A dozen years of hunting elk in Arkansas have now passed. What is the assessment? What is the outlook for the future?
First, as with any hunting issue, a look has to be taken at the resource itself – the elk. Has hunting affected the overall numbers of elk in Arkansas, which means along the upper and middle Buffalo River?
There appears to be no negative impact of hunting on the elk numbers. In those dozen years of hunting, 1998 through 2009, well over 200 animals have been taken by hunters, and the estimated elk population count now is in the ball park of 500. When hunting started, the estimate was 450, so little has changed.
The elk hunts each year have been enormously popular, with many thousands of Arkansans submitting applications for hunt permits. These are free, so you could expect popularity on that point alone. From the 20 permits of the earlier years, the number has risen modestly to 27.
All along, the concept by Arkansas Game and Fish Commission officials has been to be conservative with hunting of the elk, to err on the low side if anything. And all along with the hunting, checks of the health of the elk have been conducted. No diseases have been found, including the dreaded chronic wasting disease (CWD), which has come forth in some other states with deer and elk but not in Arkansas.
Complaints of nuisance elk and damage to landowners have declined, but not disappeared, since the hunting started in 1998.
The public land permit hunts were accompanied by private land hunts, also with permits but in a difference format. Private land hunters have to have written permission of a landowner before getting a permit that costs $35.
An illustration of the hunting is in Elk Zone A, which is private land in parts of Boone, Newton and Carroll counties. This is where most of the damage complaints were. In the first years, quotas of five elk in Zone A were filled. Elk dwindled in this area, and the quota was trimmed to three. In the December 2009 hunt just concluded, no elk were taken in Zone A by hunters.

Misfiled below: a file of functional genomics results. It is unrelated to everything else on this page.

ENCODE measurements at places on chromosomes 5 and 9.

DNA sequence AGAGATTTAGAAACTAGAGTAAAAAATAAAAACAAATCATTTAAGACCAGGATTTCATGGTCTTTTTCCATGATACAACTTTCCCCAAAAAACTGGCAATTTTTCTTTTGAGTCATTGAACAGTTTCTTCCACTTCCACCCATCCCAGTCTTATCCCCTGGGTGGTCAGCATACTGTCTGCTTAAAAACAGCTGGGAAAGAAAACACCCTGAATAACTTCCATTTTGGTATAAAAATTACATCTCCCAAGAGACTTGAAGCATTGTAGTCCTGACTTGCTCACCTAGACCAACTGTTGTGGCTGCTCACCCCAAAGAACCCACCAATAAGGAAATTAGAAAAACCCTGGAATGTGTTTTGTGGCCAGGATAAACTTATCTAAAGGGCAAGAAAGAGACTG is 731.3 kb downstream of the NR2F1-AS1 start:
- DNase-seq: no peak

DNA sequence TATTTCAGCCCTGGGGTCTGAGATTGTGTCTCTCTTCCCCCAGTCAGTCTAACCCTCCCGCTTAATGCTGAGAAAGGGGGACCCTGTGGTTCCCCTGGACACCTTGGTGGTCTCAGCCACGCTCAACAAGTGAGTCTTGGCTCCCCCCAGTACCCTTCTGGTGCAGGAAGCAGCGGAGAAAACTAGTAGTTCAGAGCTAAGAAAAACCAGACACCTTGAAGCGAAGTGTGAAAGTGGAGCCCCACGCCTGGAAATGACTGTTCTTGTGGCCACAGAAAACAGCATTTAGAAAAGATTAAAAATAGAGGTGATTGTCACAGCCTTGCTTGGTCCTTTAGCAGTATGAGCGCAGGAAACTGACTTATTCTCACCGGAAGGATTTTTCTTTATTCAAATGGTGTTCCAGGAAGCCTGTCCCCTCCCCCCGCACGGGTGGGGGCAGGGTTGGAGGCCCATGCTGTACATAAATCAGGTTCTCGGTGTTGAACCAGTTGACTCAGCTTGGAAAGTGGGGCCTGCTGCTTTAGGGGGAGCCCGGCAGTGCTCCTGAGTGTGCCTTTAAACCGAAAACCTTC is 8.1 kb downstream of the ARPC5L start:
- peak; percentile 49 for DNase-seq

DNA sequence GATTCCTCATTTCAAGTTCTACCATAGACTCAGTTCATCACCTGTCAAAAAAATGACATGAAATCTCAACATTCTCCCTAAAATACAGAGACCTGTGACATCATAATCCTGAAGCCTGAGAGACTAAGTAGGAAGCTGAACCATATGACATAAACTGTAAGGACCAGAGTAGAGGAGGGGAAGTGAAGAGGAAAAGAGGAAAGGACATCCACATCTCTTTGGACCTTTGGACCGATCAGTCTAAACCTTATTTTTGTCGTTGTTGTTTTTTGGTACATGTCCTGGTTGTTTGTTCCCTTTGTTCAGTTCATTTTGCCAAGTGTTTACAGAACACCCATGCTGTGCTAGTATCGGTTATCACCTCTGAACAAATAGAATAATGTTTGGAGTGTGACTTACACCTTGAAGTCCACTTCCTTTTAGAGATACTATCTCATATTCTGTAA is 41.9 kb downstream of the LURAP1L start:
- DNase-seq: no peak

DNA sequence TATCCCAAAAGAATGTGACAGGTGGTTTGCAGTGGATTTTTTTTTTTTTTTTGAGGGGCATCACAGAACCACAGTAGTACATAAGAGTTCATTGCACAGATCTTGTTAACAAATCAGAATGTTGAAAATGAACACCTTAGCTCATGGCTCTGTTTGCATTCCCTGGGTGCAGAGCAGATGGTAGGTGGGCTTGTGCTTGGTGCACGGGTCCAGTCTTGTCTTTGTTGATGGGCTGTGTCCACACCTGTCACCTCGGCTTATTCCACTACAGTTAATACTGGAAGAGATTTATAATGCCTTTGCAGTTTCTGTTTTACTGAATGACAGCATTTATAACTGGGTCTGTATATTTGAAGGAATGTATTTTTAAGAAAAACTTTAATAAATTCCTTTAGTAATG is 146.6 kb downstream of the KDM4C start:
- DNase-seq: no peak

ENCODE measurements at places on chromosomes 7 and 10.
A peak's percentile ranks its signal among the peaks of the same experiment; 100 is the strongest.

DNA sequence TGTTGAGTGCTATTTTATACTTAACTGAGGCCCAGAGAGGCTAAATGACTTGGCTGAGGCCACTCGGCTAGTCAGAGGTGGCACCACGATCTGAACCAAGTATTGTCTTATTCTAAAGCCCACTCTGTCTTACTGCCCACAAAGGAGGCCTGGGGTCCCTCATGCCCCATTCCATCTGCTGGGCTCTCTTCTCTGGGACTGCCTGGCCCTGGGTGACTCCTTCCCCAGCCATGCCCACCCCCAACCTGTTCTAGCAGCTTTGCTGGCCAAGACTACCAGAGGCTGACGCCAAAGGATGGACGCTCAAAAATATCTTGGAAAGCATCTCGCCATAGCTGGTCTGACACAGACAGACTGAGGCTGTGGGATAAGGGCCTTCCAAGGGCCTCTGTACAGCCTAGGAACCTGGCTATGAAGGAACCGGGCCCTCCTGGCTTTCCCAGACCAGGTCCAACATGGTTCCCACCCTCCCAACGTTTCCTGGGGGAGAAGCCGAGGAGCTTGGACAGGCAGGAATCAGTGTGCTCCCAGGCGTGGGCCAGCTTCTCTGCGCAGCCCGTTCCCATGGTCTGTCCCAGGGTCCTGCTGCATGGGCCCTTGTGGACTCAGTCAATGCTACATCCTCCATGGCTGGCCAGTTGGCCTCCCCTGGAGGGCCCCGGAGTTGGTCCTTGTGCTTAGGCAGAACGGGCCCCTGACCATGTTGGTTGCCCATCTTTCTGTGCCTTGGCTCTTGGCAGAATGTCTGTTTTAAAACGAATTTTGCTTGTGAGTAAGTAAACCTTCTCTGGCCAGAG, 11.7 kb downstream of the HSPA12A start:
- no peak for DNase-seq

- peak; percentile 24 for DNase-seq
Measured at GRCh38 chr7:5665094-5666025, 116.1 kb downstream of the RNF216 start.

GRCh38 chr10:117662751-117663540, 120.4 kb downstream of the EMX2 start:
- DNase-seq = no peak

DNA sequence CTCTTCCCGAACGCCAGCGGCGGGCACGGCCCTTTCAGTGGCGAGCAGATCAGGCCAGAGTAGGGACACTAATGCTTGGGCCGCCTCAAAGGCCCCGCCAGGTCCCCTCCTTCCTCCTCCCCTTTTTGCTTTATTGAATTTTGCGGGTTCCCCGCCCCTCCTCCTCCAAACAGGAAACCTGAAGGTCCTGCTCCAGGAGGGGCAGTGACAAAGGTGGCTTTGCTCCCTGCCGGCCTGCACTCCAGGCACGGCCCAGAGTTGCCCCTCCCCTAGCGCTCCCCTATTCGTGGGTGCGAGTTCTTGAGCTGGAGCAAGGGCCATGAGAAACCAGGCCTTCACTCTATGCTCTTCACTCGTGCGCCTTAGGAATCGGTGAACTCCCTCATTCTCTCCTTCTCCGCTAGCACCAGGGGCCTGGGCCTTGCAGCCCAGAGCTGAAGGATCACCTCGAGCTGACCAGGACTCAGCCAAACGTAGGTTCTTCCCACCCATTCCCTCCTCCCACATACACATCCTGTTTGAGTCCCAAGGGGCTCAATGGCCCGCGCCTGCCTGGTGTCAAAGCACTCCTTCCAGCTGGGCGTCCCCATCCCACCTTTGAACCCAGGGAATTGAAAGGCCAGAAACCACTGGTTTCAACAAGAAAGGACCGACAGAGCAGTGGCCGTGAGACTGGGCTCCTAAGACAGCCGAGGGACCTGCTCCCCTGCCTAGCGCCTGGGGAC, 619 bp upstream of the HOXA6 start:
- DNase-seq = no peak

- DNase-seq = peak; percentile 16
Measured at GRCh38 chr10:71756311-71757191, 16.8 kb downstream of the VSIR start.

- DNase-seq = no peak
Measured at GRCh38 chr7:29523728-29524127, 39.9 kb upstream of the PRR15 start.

But the elk themselves have changed. Hunters and other observers say they are more wary now, having learned what gunshots are. Where they hang out has changed too.
In the first hunts, Elk Zone 1 was the most productive. This is the territory from Ponca downstream to Arkansas Highway 7 and including the Erbie area of Newton County. Lesser numbers of elk were taken by hunters in Zone 2 and Zone 3, then Zone 4 was created in Searcy County.
In recent hunts, zone 3 has been much ahead from the hunting success standpoint. This zone is primarily the Gene Rush Wildlife Management Area of the Game and Fish Commission. Much habitat work has been done on it in the form of wildlife openings, often called food plots. The elk have food to eat and plentiful forests give them cover.
Upstream, elk numbers in Boxley Valley have climbed. This area is closed to hunting. Elk numbers have declined in Zone 1 and in Zone 2. There has been some hunting success in Elk Zone B, private land to the west adjoining Boxley Valley.
A factor with the elk but not directly connected to hunting is the development of a viable tourist attraction.
People come from near and far just to look at the Arkansas elk, so much that there sometimes is a problem with viewers stopping on Arkansas Highway 43 in Boxley Valley to look at elk.
It’s a nice problem to have, many Arkansans say. Elk bring in visitors and also give hunters a challenging quarry.
(Log Cabin outdoor writer Joe Mosby can be contacted by e-mail at firstname.lastname@example.org <mailto:email@example.com> .)